Conventional wisdom has regarded Chamberlain’s act as one of foolish appeasement. But we should look again.
Marcus Stead is joined by Greg Lance-Watkins, who tells a story about how, as a 19-year-old soldier, he had a chance meeting with former Prime Minister Sir Alec Douglas Home on a train.
They discussed Chamberlain and the Munich Agreement. Sir Alec revealed to Greg that far from being an act of appeasement, Chamberlain knew war was coming. However, by pretending to have been duped by Hitler, he had bought Britain vital time to rearm and prepare for war.
Sir Alec left Greg in no doubt that Chamberlain had handled the situation brilliantly, and that history has judged him harshly.
Marcus Stead and Greg Lance-Watkins address some tough issues with regards to personal responsibility and welfare dependency. Is the welfare state in its current form sustainable? Will people have to make their own provisions for old age? Are those who cover their bodies in hideous tattoos to blame for making themselves unemployable? And do we need to ‘press the reset button’ to redefine where the state’s role ends and the individual/family’s role begins?
Boris Johnson is the UK’s new Prime Minister. Marcus Stead and Greg Lance-Watkins assess the likelihood of Brexit being delivered by the October 31 deadline. Can a new deal be negotiated with the EU? Can Parliament block a ‘no deal’ Brexit? And how likely is a General Election before the Brexit deadline?
Marcus Stead and Greg Lance-Watkins discuss the subject of personal responsibility. At what point does it become the responsibility of the individual and the family, rather than the welfare state, to provide for our needs? The discussion then turns to the subject of gambling, both in the high street and online, which often has a devastating impact on people living in socially deprived areas.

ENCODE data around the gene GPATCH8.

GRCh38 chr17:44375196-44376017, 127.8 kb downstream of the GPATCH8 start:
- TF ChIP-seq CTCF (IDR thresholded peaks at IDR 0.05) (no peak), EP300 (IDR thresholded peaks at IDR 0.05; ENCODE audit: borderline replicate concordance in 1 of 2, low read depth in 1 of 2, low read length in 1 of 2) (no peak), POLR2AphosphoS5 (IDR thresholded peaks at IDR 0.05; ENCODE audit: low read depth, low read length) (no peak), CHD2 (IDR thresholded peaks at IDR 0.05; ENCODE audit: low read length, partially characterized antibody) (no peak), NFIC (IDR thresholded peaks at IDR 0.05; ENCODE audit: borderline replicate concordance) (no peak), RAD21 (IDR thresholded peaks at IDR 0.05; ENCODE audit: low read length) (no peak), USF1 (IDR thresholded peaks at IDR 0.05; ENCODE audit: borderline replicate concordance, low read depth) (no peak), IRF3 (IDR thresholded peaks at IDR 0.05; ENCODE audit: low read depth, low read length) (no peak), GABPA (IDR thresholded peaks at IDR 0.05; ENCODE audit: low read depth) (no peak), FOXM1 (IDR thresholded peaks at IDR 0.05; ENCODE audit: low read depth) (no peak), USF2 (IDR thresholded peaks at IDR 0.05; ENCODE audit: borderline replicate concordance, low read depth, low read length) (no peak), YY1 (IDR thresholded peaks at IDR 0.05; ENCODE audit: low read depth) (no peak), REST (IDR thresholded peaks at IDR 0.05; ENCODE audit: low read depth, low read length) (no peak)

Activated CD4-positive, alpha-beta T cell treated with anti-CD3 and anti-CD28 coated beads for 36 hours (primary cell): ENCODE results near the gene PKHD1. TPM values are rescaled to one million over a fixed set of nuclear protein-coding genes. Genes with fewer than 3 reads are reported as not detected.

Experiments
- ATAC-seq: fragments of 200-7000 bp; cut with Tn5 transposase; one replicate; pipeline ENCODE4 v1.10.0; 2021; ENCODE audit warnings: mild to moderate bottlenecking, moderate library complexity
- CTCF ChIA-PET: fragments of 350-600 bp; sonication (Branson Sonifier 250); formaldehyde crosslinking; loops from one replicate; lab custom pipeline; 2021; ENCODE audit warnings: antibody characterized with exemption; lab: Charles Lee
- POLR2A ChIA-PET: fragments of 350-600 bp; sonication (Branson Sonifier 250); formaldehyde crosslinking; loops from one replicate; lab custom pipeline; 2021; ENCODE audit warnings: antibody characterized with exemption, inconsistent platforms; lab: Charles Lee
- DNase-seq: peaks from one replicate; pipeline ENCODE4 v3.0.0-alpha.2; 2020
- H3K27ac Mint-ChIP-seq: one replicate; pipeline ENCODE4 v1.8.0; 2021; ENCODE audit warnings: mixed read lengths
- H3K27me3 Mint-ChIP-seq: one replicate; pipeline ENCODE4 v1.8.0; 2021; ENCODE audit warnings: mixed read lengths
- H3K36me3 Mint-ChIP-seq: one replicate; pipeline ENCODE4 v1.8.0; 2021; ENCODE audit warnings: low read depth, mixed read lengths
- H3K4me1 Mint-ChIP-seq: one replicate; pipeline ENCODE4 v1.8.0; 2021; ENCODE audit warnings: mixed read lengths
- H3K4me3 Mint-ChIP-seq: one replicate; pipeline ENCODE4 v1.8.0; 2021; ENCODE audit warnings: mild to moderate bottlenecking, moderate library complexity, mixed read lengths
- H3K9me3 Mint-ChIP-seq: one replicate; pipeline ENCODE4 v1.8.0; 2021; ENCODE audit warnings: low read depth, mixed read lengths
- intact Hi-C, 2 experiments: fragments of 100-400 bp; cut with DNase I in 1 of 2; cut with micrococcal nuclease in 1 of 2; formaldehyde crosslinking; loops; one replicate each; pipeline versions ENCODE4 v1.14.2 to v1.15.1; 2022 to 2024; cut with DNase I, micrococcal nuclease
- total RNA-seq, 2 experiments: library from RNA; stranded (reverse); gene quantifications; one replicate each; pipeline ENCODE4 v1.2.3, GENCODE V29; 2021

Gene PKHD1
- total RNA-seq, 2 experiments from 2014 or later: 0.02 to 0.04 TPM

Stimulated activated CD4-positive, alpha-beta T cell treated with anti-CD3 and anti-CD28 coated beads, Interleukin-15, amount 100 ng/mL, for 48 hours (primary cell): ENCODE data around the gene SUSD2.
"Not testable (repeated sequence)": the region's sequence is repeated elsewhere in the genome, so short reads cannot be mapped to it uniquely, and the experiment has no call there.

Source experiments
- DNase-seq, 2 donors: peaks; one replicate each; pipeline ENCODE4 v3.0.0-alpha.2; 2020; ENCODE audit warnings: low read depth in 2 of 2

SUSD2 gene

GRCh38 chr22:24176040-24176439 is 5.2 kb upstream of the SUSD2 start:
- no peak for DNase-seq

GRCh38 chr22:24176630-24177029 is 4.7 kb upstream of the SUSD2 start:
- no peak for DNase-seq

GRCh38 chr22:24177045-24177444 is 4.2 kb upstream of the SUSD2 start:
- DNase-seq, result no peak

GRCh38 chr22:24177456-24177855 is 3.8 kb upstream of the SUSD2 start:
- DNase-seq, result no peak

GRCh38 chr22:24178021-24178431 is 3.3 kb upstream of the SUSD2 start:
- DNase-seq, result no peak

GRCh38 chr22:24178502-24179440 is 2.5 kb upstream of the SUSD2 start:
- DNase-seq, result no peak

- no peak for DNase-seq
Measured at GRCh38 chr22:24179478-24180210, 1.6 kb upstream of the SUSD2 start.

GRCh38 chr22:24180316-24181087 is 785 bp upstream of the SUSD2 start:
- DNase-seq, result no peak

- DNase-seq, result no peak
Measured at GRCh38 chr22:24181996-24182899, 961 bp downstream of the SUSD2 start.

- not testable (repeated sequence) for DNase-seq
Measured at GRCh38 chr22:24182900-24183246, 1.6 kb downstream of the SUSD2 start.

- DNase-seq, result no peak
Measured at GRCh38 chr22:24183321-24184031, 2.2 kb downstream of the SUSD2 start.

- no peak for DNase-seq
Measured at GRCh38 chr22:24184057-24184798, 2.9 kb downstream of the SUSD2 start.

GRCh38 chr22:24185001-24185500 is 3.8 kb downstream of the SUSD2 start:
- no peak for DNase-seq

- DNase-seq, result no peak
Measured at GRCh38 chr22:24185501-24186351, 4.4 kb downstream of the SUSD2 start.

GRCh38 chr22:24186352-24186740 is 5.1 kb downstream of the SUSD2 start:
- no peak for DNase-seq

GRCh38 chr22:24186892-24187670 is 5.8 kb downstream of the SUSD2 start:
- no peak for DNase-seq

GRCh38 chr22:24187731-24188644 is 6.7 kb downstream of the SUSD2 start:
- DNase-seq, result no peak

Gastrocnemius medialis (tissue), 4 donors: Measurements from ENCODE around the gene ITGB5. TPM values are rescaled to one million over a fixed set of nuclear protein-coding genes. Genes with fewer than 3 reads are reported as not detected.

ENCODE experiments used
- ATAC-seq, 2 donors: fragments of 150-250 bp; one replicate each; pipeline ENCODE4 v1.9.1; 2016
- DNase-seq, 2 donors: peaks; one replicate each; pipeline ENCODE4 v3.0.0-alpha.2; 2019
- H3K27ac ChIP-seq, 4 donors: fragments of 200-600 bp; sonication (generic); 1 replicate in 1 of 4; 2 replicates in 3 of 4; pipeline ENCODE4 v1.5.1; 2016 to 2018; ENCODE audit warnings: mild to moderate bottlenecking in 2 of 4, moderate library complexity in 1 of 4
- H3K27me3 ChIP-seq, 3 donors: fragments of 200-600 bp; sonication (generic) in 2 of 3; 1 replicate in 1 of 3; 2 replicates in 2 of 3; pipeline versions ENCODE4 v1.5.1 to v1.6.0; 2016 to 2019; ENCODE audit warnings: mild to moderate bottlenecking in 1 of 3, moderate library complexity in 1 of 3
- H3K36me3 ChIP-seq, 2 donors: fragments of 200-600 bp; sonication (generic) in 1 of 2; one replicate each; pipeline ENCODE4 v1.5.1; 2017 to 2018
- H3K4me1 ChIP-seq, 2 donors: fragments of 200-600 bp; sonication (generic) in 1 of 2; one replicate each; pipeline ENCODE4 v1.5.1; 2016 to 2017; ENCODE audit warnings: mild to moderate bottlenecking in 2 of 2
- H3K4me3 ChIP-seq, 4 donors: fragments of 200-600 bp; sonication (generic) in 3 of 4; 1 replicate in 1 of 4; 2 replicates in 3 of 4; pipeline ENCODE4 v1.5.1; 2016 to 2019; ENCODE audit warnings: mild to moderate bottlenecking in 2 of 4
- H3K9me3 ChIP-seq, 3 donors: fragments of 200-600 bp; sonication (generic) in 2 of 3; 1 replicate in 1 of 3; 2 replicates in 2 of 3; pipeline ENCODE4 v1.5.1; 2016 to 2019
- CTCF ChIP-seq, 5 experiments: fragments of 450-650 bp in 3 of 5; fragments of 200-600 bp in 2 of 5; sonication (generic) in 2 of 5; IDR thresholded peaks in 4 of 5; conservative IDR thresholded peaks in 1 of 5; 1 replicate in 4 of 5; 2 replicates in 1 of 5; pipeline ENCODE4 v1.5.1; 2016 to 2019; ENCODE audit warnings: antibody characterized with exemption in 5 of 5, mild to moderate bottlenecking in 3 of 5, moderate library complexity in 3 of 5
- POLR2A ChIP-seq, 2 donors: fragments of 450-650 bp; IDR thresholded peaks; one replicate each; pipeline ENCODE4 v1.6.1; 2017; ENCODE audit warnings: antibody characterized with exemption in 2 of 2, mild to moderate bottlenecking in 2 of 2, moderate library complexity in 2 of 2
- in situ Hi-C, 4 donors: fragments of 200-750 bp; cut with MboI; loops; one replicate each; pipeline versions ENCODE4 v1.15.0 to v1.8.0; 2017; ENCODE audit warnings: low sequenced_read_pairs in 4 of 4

A second podcast on personal responsibility will be released in two weeks’ time, where Marcus and Greg will look into how the welfare state in its current form is unsustainable.
Marcus Stead is joined by veteran campaigner and blogger Greg Lance-Watkins as they debate whether the NHS has a future. If so, what form it will take? What changes need to be made if it is to survive and provide world-class healthcare in the decades ahead?
On Wednesday 3 July 2019, Christopher Booker, one of Britain’s very best journalists, died at the age of 81.
Greg Lance-Watkins knew Christopher for more than 50 years. He reflects on Christopher’s remarkable life with Marcus Stead.
Christopher led an extraordinary life – he was an integral part of the satire boom of the 1960s, as part of David Frost’s team on That Was The Week That Was, and he was the first editor of the magazine Private Eye. Christopher wrote about a broad range of topics, from jazz to cricket, but he was perhaps best-known for his investigative work, and for his deep understanding of the inner-workings of the European Union.
Christopher’s final column in the Sunday Telegraph on 29 March was a masterpiece, where he reflected on his eventful life and provided a sad, but all-too-accurate analysis of the state Britain is currently in. It was republished with permission on Greg’s blog here.
Marcus Stead and Greg Lance-Watkins address some big, often uncomfortable questions about the future of the British economy and workplace. Does the minimum wage have a future? Do we live in a corporatist, rather than a capitalist society? The ‘elephant in the room’ – why has Britain got such a large productivity problem? Is it time to industrialise? Is the long period of uncertainty over Brexit doing more harm than anything else to British business? Is it time to de-industrialise? Is a ‘climate change’ policy based on wobbly science doing immense, unnecessary damage to the economy? And how can young people build a career in the modern world?
Marcus Stead and Greg Lance-Watkins discuss how workplaces will be transformed by technology in the next five to ten years. Issued raised include: Are university degrees still worth it? Are the millennial generation equipped for the workplace? Is the UK education system fit for purpose? Does manufacturing in the UK have a future? How will 5G technology transform all our lives?